Grammar – Present Perfect III: How long have you …. ?

by Melanie on April 8, 2010

Many English learners struggle to understand the present perfect tense. It doesn’t exist in many other languages, so it is difficult to remember when to use it in English. It is easier to understand the present perfect tense if you can remember the different situations in which it can be used.

Life Experiences

You can use the present perfect to talk about your life experiences: places you have visited and things you’ve done in the past. I will explain this in three parts:

Present Perfect I: Have you ever been to …?
Present Perfect II: Have you ever (done something)?
Present Perfect III: How long have you (done something)? [This article]

 

How long have you … ?

 

You can use the present perfect tense when you want to talk about how long you have done something, or for what amount of time you have done something. It is used to talk about an action that began in the past and continues up to the present (and will probably continue in the future). This is the important thing to remember about using the present perfect in this situation: the activity, action, or event is still going on. It has not finished.

 

 

I have lived in Paris for 7 years.

I have been a vegetarian since I was a young boy.

I have worked for this company for 4 months.

I have loved you since the day I met you!

We have been married for 30 years.

 

Remember: The simple past is used to talk about an action that started and FINISHED in the past. The present perfect is used to talk about an action that started in the past and CONTINUES in the present.

Compare:

I have studied French for 10 years. (present perfect)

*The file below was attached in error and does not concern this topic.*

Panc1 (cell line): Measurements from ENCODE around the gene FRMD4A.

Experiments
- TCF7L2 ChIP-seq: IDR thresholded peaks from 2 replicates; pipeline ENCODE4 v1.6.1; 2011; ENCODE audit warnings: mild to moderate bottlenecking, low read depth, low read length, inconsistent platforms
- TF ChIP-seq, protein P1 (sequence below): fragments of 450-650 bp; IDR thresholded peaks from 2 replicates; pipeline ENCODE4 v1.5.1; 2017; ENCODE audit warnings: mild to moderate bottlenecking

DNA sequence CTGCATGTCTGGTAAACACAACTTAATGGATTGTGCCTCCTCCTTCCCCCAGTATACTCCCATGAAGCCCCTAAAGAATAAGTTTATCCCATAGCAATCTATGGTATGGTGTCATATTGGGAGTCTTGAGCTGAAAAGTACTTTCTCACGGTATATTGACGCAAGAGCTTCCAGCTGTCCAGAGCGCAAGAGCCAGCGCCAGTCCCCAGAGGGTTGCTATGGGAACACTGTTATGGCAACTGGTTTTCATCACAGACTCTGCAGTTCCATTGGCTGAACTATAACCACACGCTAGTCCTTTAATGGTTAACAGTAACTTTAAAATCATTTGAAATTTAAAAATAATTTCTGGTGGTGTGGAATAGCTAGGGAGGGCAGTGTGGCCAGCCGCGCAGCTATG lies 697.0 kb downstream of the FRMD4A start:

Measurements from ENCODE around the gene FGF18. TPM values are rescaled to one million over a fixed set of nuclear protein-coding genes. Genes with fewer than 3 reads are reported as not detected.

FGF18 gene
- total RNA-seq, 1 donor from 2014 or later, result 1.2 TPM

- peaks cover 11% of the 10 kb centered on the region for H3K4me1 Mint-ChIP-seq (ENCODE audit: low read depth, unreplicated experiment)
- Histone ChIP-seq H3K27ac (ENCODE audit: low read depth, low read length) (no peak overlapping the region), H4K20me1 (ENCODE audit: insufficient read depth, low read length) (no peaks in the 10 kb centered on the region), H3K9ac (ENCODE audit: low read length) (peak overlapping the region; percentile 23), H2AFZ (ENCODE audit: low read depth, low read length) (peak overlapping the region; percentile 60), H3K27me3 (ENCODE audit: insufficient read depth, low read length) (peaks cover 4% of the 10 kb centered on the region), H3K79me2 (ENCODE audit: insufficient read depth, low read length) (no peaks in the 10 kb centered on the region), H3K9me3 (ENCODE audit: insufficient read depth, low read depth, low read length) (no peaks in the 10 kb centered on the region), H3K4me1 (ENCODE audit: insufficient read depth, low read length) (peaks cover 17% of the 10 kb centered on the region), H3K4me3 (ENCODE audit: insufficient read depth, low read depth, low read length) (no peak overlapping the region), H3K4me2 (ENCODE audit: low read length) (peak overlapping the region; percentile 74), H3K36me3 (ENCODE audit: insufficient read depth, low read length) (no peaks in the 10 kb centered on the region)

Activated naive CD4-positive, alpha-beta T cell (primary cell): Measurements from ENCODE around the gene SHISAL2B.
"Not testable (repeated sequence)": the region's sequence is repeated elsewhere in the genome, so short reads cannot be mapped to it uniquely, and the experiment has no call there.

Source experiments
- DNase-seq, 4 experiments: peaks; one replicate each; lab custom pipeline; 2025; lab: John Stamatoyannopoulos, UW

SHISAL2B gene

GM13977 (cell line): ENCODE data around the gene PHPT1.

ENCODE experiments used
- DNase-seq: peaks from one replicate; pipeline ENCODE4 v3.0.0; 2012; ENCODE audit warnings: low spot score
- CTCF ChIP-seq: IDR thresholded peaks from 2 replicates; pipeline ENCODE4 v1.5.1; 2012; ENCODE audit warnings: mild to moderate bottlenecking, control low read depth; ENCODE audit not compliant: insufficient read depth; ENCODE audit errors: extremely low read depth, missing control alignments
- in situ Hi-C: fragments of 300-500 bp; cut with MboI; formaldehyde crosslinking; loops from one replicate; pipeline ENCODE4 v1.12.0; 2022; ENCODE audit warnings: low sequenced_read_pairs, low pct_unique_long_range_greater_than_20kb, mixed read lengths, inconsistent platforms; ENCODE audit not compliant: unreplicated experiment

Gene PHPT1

(I started studying French 10 years ago, and I am still studying it now.)

 

I studied French for 10 years. (simple past)

(I started studying French 10 years ago. I finished studying French 2 years ago. I am not studying French now.)

 

Did you notice that I used for 10 years in the above example. Why did I use for? Could I have used since in the above examples?

for + a period of time:
for 6 years, for 5 months, for 4 days, for a long time

since + a point in time in the past:
since 2008, since I was a child, since last month, since yesterday.

 

I could have used since, but only with the present perfect:

I have studied French since 2000.

X: I studied French since 2000.

 

Did you notice that none of these sentences include ago? Ago is not used with the present perfect. It is used with the simple past.

Compare:
Do you know Catherine?
~ Yes I know Catherine.
(simple present – I know her now.)

How long have you known her?
~ I’ve known her for 6 six years / since 2004.
(present perfect)
~ I met her 6 years ago. We were in the same class at school.
(simple past)

~

More example sentences using the present perfect:

My mom is in New York City on a business trip. She has been there since Monday.

I live in Canada. I have lived in Canada my entire life.

Jen and Mark have been married for 25 years.

It has been such a miserable day. It has been raining all day!

She has smoked (cigarettes) since she was a teenager.

 


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